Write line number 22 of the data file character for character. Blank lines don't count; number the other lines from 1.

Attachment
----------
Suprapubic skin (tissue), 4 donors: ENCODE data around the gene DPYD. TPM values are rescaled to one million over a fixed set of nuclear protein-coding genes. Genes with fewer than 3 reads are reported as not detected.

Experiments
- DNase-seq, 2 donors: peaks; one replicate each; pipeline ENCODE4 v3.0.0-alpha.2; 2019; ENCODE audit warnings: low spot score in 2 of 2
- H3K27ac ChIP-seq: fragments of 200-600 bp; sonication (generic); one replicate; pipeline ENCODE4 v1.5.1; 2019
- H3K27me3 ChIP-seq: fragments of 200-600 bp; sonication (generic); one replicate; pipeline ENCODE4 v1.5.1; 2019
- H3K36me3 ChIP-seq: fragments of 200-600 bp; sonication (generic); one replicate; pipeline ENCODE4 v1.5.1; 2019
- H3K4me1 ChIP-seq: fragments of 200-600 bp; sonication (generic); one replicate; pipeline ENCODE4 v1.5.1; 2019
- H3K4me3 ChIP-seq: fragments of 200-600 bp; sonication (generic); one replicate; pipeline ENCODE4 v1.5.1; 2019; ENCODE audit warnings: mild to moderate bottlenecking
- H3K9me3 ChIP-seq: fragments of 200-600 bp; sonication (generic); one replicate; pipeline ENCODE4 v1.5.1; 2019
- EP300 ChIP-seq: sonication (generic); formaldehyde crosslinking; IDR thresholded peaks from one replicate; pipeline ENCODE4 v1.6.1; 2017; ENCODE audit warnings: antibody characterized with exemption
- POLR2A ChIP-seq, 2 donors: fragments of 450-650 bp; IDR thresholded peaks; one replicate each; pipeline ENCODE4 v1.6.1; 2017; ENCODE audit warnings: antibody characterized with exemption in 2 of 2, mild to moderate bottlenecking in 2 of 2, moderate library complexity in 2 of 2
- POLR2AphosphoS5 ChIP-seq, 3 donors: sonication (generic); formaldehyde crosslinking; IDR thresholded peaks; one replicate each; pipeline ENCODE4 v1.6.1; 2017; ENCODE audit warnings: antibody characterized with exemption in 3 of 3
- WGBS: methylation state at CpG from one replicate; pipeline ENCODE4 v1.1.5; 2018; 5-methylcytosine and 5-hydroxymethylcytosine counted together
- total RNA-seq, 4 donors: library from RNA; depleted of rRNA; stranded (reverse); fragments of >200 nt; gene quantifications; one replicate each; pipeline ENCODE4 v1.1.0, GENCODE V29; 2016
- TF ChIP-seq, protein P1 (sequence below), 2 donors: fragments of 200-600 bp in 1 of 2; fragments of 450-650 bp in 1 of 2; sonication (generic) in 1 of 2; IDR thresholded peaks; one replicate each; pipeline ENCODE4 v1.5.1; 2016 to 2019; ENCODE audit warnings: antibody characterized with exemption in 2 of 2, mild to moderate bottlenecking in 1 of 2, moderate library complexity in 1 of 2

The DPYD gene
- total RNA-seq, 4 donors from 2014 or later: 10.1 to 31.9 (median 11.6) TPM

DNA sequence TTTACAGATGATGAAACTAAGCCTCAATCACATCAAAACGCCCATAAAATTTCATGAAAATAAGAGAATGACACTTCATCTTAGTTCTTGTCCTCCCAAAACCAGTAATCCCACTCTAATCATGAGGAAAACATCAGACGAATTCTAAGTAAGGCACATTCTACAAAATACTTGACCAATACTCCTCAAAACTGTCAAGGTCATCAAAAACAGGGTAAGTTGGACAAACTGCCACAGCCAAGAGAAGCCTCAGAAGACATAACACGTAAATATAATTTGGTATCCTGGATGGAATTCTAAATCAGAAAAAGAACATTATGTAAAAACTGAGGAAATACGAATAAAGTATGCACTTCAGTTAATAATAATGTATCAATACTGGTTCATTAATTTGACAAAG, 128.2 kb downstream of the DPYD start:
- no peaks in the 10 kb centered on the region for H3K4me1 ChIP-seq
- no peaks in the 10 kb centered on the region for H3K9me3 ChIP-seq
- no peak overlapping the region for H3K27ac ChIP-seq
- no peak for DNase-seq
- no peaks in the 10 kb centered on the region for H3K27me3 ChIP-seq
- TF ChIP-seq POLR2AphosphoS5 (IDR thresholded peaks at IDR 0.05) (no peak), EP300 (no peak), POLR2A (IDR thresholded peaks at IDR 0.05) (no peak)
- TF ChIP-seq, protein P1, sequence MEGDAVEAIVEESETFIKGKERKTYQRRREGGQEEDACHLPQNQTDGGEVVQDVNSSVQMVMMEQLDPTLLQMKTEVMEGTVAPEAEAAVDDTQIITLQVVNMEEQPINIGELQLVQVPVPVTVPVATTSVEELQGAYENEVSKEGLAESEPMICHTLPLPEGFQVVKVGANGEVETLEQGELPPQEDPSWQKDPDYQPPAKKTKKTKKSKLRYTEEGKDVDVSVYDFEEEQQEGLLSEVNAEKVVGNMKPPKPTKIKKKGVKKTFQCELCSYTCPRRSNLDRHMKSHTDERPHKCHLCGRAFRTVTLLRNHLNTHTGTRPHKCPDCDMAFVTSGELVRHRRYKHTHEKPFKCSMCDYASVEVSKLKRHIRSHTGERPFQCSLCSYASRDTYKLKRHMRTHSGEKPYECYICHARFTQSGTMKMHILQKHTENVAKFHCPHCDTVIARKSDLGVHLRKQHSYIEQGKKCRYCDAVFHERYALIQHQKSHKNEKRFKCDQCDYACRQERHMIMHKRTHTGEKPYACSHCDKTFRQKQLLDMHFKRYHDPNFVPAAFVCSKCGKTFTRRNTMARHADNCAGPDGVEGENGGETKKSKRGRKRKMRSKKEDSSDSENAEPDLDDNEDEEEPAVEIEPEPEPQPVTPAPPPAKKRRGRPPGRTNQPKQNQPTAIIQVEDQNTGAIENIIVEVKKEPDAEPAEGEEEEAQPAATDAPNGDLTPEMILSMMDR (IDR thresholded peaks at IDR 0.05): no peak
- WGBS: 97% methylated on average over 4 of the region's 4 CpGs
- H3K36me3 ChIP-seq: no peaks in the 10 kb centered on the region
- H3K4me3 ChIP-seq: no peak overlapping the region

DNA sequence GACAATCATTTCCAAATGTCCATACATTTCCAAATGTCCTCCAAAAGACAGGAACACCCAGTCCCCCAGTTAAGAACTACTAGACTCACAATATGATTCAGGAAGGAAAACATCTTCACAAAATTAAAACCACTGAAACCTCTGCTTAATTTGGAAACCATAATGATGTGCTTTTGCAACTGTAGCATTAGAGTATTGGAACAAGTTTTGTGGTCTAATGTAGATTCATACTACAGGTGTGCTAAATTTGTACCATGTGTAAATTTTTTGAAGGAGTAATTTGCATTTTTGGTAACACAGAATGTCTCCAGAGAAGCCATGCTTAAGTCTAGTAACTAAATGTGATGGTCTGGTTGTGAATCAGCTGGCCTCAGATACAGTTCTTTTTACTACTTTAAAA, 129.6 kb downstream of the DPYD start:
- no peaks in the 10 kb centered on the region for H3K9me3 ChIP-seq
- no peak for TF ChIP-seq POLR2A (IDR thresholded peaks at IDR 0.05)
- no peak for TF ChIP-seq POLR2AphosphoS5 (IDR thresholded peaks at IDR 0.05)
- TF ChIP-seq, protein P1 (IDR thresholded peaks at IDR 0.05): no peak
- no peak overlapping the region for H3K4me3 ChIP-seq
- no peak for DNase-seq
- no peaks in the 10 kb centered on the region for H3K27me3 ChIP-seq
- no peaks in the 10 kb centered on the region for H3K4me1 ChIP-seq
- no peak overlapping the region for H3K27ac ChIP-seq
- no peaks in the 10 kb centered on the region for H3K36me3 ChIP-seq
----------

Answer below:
- no peak for DNase-seq